6-year plan: Is this the future of Irish farming?
Macra na Feirme has today launched its new Strategic Plan for 2017-2023.
Titled ‘Rurally Active, Engaging and Transforming’, the plan outlines a vision for the organisation that will ensure it adapts to a changing rural Ireland to ensure that Macra na Feirme – more commonly known as ‘Macra’ – can serve the needs of Ireland’s rural youth “better than ever before”.
- Rurally Active;
This focuses on the continued significance placed on rural Ireland. By focusing on this theme within the strategic plan, the organisation holds the ambition to increase its membership and bring Macra na Feirme’s young farmer advocacy and youth work programmes in drama, public speaking and sports to a wider audience of young farmers and rural young people.
Macra’s ambition over the life of this strategic plan is to upskill more of its members to have deeper engagements with various community participation fora. This will be done through the group’s own community involvement programme and through giving its members the skills to participate through other opportunities such as Public Participation Networks.
According to the association, Macra is also engaged with sponsors, government departments and supporters. During the life of this strategic plan, a focus on greater engagement and outreach is planned.
The organisation recognises the financial constraints within which it operates, and part of that outreach and broader engagement is to secure new and diverse funding sources to support the Macra na Feirme mission.
Macra members widely report the transformative effect that Macra membership has had on them. Youth work programmes within Macra will continue to have capacity building and personal development at the core during the life of this plan, according to the group.
Transforming also reflects the impact of governance, regulatory compliance and legal structures which are impacting upon all non-profit organisations across the youth sector – and again Macra is not exempt from these.
This strategic plan charts a course for the implementation of the Governance Code for non-profit organisations, along with many other strategic goals, objectives and actions which will have a positive and transformative effect on the structure of the organisation.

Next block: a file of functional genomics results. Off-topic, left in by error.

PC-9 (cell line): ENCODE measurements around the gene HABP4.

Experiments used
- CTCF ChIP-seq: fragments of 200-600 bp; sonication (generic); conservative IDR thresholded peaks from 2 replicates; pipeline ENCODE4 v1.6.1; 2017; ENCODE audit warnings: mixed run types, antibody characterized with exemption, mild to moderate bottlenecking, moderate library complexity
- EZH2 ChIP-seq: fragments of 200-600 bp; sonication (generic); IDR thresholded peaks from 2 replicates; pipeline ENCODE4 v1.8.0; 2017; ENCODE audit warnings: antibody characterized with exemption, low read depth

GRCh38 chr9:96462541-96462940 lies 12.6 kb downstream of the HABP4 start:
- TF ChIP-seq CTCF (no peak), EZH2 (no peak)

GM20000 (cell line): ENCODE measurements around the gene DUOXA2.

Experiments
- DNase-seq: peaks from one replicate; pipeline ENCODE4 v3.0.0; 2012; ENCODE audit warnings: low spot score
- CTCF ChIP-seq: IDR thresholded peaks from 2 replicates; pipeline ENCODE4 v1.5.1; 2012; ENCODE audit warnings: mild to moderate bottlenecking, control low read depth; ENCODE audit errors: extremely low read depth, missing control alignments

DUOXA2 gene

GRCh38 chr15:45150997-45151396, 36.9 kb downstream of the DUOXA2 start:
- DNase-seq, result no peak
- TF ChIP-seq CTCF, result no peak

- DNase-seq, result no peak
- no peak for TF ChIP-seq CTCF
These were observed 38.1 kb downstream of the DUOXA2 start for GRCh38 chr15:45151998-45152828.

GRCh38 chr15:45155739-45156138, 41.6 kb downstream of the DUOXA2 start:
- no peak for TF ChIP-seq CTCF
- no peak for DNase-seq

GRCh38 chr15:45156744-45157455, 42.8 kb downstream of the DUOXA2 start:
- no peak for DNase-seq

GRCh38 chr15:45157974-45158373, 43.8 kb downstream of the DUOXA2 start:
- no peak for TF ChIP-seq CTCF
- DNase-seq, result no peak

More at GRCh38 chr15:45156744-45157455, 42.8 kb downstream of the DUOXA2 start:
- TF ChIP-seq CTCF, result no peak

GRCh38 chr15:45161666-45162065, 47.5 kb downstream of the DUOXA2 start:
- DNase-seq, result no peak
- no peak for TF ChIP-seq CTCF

Speaking at the launch, Macra na Feirme national president James Healy said: “Ireland and the challenges facing our young people are continually changing, but this plan shows that our members are keen to adapt and to meet them head on.
As we approach Macra na Feirme’s 75th anniversary, this strategic plan is a vital step towards ensuring that our organisation continues to be an important voice of all young farmers and rural youth.
Macra na Feirme chief executive Denis Duggan also spoke, noting: ‘‘In January 2017, Macra na Feirme embarked upon a series of consultation workshops with members led by our strategic planning consultants, Ciaran Lynch from Community Engagement Partners and Pat Bogue from Broadmore Research.
“There was also broad consultation with a significant amount of past and present members, staff, sponsors, funding departments and other external stakeholders. This strategic plan is a result of all that work and I would like to thank everyone who contributed to this publication,” Duggan added.
The feedback and input from all these stakeholders has helped Macra na Feirme to shape it’s vision for rural Ireland and for the organisation itself for the next six years.
What is the mission of Macra na Feirme?
“The mission of Macra na Feirme is to contribute to the sustainable development of rural communities in Ireland by supporting the social, economic, cultural, personal development and well-being of young people who have a rural connection – including young farmers – by representing their interests in the development and implementation of relevant policies, programs and services at national, regional and local levels and by advocating on their behalf.”
Macra na Feirme’s vision for rural Ireland is to have rural and agricultural communities which are active and vibrant socially, economically and culturally – in which young people, including young farmers, play an active and recognised role and which are attractive and nurturing places in which to live and work.
Macra as an organisation
Macra na Feirme is the representaitve organisation for Ireland’s young farmers and rural young people aged between 17 and 35-years-old.
Currently there are 9,000 members affiliated with almost 200 clubs all over the country. Macra clubs are organised into 31 county/regional executives nationwide – Cork is divided into five regions, while, Tipperary is divided into two regions.